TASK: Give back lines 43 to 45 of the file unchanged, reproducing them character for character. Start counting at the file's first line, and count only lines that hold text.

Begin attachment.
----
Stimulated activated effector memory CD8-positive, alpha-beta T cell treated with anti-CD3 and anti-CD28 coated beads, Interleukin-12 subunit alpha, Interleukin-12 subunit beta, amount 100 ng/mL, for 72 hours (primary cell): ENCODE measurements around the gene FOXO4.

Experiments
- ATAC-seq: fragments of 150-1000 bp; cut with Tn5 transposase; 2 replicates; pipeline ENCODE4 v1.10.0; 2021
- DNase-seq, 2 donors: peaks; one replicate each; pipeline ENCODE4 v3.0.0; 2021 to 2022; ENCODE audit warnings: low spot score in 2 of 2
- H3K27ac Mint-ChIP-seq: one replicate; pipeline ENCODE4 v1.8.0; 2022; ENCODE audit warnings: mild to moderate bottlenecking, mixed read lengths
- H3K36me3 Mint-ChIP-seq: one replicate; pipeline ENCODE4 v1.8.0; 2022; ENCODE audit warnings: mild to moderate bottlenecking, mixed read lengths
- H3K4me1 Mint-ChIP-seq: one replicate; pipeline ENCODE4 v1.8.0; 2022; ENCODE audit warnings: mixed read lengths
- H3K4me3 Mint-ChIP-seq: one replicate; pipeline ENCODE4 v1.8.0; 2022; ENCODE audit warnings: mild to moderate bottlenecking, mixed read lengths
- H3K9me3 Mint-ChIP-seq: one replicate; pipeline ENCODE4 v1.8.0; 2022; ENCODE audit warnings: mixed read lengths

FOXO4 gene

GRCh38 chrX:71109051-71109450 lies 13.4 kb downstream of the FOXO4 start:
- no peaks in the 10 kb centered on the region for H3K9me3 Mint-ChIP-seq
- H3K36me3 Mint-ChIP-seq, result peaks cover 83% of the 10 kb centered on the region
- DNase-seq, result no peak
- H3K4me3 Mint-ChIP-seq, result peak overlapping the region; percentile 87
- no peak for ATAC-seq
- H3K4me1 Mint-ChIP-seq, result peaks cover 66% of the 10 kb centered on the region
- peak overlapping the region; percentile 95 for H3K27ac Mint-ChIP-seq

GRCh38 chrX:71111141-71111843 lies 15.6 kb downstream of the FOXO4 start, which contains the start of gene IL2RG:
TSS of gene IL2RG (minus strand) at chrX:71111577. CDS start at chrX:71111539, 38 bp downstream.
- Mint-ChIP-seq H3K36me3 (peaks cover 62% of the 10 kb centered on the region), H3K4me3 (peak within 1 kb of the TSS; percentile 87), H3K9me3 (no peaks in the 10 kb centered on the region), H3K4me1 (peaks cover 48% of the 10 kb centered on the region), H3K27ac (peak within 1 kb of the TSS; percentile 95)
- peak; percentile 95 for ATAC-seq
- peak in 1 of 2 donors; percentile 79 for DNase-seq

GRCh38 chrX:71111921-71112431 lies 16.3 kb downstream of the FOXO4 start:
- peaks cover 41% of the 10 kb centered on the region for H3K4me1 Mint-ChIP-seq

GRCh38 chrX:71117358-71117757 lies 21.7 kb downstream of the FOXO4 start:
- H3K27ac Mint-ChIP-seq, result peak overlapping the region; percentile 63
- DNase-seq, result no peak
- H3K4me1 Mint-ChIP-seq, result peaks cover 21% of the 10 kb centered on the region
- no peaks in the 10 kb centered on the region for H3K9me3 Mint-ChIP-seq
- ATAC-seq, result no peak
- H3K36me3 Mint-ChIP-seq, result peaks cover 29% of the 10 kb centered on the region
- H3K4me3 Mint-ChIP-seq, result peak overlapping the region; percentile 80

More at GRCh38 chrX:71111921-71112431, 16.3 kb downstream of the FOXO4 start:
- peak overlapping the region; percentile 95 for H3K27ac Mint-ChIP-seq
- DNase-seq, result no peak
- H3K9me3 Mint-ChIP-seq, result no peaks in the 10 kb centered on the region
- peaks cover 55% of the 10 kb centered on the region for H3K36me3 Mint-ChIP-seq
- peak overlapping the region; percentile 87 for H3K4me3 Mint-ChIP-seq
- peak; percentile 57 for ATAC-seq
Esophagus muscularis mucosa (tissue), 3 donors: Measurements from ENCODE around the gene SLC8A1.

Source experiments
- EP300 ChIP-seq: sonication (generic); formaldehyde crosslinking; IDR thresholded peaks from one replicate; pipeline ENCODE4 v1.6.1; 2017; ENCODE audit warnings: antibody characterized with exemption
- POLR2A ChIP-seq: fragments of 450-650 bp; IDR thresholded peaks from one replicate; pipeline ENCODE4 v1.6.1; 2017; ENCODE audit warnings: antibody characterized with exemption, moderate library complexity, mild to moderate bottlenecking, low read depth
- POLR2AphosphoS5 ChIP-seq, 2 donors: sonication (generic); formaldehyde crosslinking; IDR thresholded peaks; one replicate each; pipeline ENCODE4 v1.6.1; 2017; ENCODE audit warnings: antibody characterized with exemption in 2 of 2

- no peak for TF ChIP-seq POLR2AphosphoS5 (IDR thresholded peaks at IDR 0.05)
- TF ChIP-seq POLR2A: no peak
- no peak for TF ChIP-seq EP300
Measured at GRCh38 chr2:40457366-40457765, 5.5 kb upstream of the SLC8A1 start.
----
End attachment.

- EP300 ChIP-seq: sonication (generic); formaldehyde crosslinking; IDR thresholded peaks from one replicate; pipeline ENCODE4 v1.6.1; 2017; ENCODE audit warnings: antibody characterized with exemption
- POLR2A ChIP-seq: fragments of 450-650 bp; IDR thresholded peaks from one replicate; pipeline ENCODE4 v1.6.1; 2017; ENCODE audit warnings: antibody characterized with exemption, moderate library complexity, mild to moderate bottlenecking, low read depth
- POLR2AphosphoS5 ChIP-seq, 2 donors: sonication (generic); formaldehyde crosslinking; IDR thresholded peaks; one replicate each; pipeline ENCODE4 v1.6.1; 2017; ENCODE audit warnings: antibody characterized with exemption in 2 of 2